Religion with no meaningful content
Looking over the Faraday Institute’s offerings in general, it all sounds basically like religion with no meaningful content. It reminds me of dying churches in Canada. Picture a dialogue like this:
They: O’Leary, it is okay to write about science while believing in God.
Me: Well, it had better be okay, because I do it every day.
They: … as long as you don’t think that the universe or life forms show concrete evidence of design.
Me: The problem is that they do, beyond all reasonable doubt.
They: Ah, but that’s just where you are wrong. You must accept God’s existence on faith alone. Look, it is okay to believe in God. It’s true that the prominent atheists who run the show around here say that it’s not okay. But trust us, not them. We will protect you from them.
Me: I don’t trust you. And I should not need you to protect me. And why should I believe on faith alone, when I have evidence as well?
They: Because that is how science is done!
Me: So science is a front for atheism? Look, once I find my bus token, I’m getting out of here. There’s got to be better answers than this.
I just got done reading a book published in Turkey called Evolution Deceit, which helps me understand why Turkey alarms many materialists – but more on that later. Doubts about Darwin in Turkey have alarmed enough people, I guess, that the Faraday Institute felt it had to go there to try to patch up the leaks.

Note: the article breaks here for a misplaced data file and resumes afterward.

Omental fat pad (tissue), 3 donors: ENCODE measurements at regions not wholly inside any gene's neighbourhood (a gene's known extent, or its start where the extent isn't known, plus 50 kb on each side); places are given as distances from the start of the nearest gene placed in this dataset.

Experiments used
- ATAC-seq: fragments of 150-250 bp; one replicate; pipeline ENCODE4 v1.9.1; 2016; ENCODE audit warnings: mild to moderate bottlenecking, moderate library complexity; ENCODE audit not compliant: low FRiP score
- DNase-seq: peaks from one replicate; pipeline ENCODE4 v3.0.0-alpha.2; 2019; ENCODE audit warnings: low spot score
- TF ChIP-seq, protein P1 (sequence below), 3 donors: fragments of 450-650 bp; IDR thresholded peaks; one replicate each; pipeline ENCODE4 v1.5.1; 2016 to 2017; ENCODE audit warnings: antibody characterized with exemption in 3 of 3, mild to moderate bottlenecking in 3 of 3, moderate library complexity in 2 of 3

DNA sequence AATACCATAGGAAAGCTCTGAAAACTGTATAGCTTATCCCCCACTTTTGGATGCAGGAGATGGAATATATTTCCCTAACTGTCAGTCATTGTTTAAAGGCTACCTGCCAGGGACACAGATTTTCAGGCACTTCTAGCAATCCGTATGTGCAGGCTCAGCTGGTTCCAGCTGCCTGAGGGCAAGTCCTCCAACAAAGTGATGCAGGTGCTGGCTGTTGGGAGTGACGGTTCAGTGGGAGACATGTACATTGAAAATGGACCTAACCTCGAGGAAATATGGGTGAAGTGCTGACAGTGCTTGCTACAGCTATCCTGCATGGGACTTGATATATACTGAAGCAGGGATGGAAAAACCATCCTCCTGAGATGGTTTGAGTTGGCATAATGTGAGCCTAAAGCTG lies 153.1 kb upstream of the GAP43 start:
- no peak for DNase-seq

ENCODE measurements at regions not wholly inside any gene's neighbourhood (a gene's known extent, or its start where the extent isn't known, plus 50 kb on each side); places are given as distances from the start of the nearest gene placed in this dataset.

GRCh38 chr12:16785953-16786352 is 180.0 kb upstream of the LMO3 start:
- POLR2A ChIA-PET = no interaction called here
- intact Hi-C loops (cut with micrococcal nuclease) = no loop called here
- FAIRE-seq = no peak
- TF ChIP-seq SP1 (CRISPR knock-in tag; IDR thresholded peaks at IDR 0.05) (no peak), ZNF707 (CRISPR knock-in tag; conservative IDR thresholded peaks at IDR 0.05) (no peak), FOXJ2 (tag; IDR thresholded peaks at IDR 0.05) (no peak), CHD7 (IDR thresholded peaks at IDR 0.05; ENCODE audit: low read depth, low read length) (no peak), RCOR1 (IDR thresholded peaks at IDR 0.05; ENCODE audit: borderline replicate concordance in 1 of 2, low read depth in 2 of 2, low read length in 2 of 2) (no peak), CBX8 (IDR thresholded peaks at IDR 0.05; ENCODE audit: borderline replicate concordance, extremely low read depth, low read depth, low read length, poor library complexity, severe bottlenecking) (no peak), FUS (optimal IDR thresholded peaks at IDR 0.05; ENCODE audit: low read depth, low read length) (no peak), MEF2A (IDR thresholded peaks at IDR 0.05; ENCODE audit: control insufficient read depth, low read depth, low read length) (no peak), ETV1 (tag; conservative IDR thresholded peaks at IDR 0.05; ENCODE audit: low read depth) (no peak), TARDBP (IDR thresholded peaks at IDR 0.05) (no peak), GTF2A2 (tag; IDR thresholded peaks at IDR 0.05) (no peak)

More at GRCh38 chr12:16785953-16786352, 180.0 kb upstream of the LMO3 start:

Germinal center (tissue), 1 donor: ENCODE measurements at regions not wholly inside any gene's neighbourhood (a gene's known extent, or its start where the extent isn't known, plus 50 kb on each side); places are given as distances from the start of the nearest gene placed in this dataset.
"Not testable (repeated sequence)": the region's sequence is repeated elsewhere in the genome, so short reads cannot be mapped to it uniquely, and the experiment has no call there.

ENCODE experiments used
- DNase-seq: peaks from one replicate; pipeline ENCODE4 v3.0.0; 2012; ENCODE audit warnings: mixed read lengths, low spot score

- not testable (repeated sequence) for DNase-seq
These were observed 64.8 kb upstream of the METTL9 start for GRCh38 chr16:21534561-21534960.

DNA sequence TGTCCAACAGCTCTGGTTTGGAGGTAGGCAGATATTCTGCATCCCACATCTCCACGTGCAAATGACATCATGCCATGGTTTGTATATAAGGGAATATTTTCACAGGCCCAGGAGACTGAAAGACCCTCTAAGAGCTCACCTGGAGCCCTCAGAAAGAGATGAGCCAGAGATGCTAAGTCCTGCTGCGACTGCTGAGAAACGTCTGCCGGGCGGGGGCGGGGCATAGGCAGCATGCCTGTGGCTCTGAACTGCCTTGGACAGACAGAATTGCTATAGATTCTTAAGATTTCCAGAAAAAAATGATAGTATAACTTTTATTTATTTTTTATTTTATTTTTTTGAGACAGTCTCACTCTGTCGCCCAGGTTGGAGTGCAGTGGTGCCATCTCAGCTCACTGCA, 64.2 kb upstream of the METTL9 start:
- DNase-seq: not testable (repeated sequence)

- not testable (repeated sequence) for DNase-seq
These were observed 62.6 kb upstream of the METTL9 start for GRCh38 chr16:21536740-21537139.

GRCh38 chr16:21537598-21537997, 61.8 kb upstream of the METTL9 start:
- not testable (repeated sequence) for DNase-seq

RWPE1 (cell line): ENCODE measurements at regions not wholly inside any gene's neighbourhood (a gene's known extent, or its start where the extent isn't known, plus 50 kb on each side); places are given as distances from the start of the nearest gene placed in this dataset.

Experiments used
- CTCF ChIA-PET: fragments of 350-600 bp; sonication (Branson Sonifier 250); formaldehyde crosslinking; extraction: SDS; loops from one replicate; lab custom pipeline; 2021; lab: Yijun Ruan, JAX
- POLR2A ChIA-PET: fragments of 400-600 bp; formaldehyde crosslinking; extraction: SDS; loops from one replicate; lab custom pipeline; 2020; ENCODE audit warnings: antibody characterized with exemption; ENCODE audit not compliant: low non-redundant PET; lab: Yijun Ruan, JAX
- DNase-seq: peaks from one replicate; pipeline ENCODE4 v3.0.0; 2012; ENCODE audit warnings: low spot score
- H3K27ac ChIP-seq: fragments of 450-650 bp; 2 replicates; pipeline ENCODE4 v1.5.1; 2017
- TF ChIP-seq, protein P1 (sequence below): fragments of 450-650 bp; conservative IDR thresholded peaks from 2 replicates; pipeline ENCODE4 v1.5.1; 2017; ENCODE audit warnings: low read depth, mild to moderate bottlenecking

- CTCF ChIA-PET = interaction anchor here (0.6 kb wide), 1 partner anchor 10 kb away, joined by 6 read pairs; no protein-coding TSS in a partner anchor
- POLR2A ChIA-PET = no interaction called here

More later, but it seems Turks doubt from a number of perspectives, and not only religious fundamentalism. Could it be that the evidence for Darwinism is not good? More later.
My key concern
My key concern is that Turks may not realize that theistic evolutionism is – as the term is often used today – practical atheism. First, notice the Faraday term “vulgar positivism”. Who uses that term except them? Positivism ceased to be of much interest a long time ago and, while it is highly controversial, whether it is vulgar is a matter of opinion.
The main issue today revolves around the ridiculous Darwin worship that enables mediocre academics to act like big shots while fronting ideas supported by very little evidence. How come the Institute is not dealing with that, when it is front and centre today?
The thing to keep in mind, in my view, is that most Darwinian evolutionary biologists, according to Will Provine’s study, are pure naturalists. No God and no responsibility for one’s actions. That can’t be an accident. And it isn’t.
I think the explanation is that many people go into evolutionary biology because they are attracted by pure naturalism and willing to believe its superstitions. This is a barrier to real science.
I also think that Turks deserve better than this, and hope that they get it. They might begin by reading a translation of biochemist Michael Behe’s Edge of Evolution, which explores the evidence for what Darwinian evolution can – and can’t – really do.
Real theistic evolution
As I have often pointed out, if “theistic evolution” only means that God can create through evolution if he wants to, then I am a theistic evolutionist, as is Behe. Both of us would acknowledge that God could create that way, if he liked. Yet both of us are routinely described as “creationists.”
Why? Because, we ask the dreaded question: Does the evidence suggest that large amounts of new information can be acquired through Darwinian evolution?
Answering that question requires looking at evidence. The evidence does not support Darwinian evolution as a source of much new information.
So, if you believe in God, it seems that God did not do it that way. If you do not believe in God, then someone or something else did not do it that way.